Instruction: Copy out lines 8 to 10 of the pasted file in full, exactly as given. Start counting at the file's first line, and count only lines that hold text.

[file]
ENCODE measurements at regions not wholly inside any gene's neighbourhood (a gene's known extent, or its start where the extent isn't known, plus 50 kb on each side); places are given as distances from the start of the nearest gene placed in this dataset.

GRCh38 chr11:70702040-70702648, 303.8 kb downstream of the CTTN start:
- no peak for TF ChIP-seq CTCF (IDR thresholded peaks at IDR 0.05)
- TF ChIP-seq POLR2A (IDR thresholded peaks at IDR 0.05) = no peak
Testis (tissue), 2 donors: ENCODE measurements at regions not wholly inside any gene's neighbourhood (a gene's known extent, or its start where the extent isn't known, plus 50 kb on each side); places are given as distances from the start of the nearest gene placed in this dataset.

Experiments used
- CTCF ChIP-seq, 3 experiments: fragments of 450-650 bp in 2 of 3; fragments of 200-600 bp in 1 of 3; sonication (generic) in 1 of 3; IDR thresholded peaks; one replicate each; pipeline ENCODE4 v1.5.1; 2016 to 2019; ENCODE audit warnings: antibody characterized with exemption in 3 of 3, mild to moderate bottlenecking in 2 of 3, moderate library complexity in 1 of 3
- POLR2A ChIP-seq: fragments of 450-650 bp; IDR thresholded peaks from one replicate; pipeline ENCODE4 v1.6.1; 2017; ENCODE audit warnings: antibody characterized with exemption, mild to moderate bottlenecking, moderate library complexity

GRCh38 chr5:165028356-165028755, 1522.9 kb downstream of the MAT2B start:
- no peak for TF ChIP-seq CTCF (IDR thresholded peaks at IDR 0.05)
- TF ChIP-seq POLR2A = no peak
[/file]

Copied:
- POLR2A ChIP-seq: fragments of 450-650 bp; IDR thresholded peaks from one replicate; pipeline ENCODE4 v1.6.1; 2017; ENCODE audit warnings: antibody characterized with exemption, mild to moderate bottlenecking, moderate library complexity

GRCh38 chr5:165028356-165028755, 1522.9 kb downstream of the MAT2B start:
- no peak for TF ChIP-seq CTCF (IDR thresholded peaks at IDR 0.05)